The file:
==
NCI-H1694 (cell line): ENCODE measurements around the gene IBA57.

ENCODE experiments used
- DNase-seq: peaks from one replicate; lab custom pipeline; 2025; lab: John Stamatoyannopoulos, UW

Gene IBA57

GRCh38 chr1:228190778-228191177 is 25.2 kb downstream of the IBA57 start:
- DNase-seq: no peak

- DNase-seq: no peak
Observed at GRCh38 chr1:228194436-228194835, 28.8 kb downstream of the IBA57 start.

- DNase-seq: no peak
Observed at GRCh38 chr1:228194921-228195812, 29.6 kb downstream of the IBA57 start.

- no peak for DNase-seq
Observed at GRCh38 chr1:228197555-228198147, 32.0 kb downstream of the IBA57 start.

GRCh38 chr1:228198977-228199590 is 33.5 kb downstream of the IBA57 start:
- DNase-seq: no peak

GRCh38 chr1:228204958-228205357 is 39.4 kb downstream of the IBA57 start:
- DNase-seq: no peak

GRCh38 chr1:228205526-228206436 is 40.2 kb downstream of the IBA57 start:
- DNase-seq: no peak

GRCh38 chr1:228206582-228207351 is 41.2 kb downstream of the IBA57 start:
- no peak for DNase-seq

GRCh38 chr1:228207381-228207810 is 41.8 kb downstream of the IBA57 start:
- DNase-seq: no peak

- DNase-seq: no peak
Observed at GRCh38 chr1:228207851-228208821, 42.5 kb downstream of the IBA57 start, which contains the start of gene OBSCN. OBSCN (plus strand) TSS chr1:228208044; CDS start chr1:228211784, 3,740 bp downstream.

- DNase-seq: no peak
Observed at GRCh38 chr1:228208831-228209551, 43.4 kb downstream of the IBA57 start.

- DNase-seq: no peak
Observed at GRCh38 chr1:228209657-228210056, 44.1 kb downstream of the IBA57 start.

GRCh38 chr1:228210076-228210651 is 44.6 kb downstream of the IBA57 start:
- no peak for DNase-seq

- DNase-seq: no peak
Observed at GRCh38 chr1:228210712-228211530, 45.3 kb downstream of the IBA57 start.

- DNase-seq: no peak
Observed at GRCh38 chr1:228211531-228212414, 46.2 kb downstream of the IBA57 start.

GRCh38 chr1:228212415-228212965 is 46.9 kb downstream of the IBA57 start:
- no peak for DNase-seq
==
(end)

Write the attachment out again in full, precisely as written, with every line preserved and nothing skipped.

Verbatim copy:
NCI-H1694 (cell line): ENCODE measurements around the gene IBA57.

ENCODE experiments used
- DNase-seq: peaks from one replicate; lab custom pipeline; 2025; lab: John Stamatoyannopoulos, UW

Gene IBA57

GRCh38 chr1:228190778-228191177 is 25.2 kb downstream of the IBA57 start:
- DNase-seq: no peak

- DNase-seq: no peak
Observed at GRCh38 chr1:228194436-228194835, 28.8 kb downstream of the IBA57 start.

- DNase-seq: no peak
Observed at GRCh38 chr1:228194921-228195812, 29.6 kb downstream of the IBA57 start.

- no peak for DNase-seq
Observed at GRCh38 chr1:228197555-228198147, 32.0 kb downstream of the IBA57 start.

GRCh38 chr1:228198977-228199590 is 33.5 kb downstream of the IBA57 start:
- DNase-seq: no peak

GRCh38 chr1:228204958-228205357 is 39.4 kb downstream of the IBA57 start:
- DNase-seq: no peak

GRCh38 chr1:228205526-228206436 is 40.2 kb downstream of the IBA57 start:
- DNase-seq: no peak

GRCh38 chr1:228206582-228207351 is 41.2 kb downstream of the IBA57 start:
- no peak for DNase-seq

GRCh38 chr1:228207381-228207810 is 41.8 kb downstream of the IBA57 start:
- DNase-seq: no peak

- DNase-seq: no peak
Observed at GRCh38 chr1:228207851-228208821, 42.5 kb downstream of the IBA57 start, which contains the start of gene OBSCN. OBSCN (plus strand) TSS chr1:228208044; CDS start chr1:228211784, 3,740 bp downstream.

- DNase-seq: no peak
Observed at GRCh38 chr1:228208831-228209551, 43.4 kb downstream of the IBA57 start.

- DNase-seq: no peak
Observed at GRCh38 chr1:228209657-228210056, 44.1 kb downstream of the IBA57 start.

GRCh38 chr1:228210076-228210651 is 44.6 kb downstream of the IBA57 start:
- no peak for DNase-seq

- DNase-seq: no peak
Observed at GRCh38 chr1:228210712-228211530, 45.3 kb downstream of the IBA57 start.

- DNase-seq: no peak
Observed at GRCh38 chr1:228211531-228212414, 46.2 kb downstream of the IBA57 start.

GRCh38 chr1:228212415-228212965 is 46.9 kb downstream of the IBA57 start:
- no peak for DNase-seq